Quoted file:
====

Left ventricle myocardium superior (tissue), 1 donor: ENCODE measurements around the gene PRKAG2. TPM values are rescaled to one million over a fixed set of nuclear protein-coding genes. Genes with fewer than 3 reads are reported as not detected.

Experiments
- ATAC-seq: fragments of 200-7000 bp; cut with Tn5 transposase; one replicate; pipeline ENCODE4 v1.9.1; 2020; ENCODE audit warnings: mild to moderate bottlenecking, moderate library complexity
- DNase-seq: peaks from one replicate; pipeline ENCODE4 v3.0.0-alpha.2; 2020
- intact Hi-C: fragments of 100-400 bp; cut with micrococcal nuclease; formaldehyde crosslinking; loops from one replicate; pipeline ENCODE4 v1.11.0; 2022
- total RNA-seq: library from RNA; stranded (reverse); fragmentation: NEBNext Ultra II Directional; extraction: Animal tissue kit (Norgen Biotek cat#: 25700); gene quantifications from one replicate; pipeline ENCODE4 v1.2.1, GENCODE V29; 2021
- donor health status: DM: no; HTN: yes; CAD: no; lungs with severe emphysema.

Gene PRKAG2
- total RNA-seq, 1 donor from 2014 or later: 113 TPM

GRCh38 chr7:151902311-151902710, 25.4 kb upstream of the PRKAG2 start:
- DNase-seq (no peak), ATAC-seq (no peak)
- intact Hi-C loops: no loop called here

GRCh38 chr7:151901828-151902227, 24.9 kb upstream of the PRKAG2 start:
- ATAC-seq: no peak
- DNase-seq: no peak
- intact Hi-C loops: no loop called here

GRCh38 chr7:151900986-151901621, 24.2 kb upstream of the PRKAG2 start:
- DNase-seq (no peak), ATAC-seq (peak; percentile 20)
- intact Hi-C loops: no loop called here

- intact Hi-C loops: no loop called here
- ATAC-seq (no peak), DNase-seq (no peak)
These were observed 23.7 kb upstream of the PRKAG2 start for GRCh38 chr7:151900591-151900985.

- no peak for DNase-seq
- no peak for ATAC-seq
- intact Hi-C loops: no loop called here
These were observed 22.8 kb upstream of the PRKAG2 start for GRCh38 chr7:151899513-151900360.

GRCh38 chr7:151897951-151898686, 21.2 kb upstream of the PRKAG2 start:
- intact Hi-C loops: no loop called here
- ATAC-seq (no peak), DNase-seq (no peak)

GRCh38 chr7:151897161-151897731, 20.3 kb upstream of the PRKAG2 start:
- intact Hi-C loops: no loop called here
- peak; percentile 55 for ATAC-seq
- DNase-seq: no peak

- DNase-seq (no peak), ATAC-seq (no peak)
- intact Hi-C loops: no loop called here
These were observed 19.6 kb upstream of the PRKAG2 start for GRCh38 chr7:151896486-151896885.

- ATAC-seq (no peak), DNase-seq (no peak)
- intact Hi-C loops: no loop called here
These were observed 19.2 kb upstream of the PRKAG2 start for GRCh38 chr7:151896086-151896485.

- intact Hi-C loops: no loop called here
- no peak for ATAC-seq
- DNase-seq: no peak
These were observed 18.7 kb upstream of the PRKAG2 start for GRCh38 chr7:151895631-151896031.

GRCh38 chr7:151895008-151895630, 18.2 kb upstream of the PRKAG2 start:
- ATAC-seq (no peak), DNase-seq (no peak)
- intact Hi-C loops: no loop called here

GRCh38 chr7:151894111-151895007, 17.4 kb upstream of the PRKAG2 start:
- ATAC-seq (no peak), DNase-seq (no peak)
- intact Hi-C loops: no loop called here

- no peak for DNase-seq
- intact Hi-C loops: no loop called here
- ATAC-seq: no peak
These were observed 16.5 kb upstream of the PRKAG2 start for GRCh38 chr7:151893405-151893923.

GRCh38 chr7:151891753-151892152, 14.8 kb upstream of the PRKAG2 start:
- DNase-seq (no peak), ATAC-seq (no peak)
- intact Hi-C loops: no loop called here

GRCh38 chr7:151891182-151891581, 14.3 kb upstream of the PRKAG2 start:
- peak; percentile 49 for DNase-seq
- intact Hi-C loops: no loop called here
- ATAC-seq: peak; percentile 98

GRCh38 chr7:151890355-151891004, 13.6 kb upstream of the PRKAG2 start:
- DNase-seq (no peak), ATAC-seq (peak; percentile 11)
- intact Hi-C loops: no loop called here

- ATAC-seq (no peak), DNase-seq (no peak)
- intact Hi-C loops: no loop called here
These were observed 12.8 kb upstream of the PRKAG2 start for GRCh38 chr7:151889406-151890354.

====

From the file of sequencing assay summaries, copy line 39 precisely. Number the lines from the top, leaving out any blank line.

These were observed 19.2 kb upstream of the PRKAG2 start for GRCh38 chr7:151896086-151896485.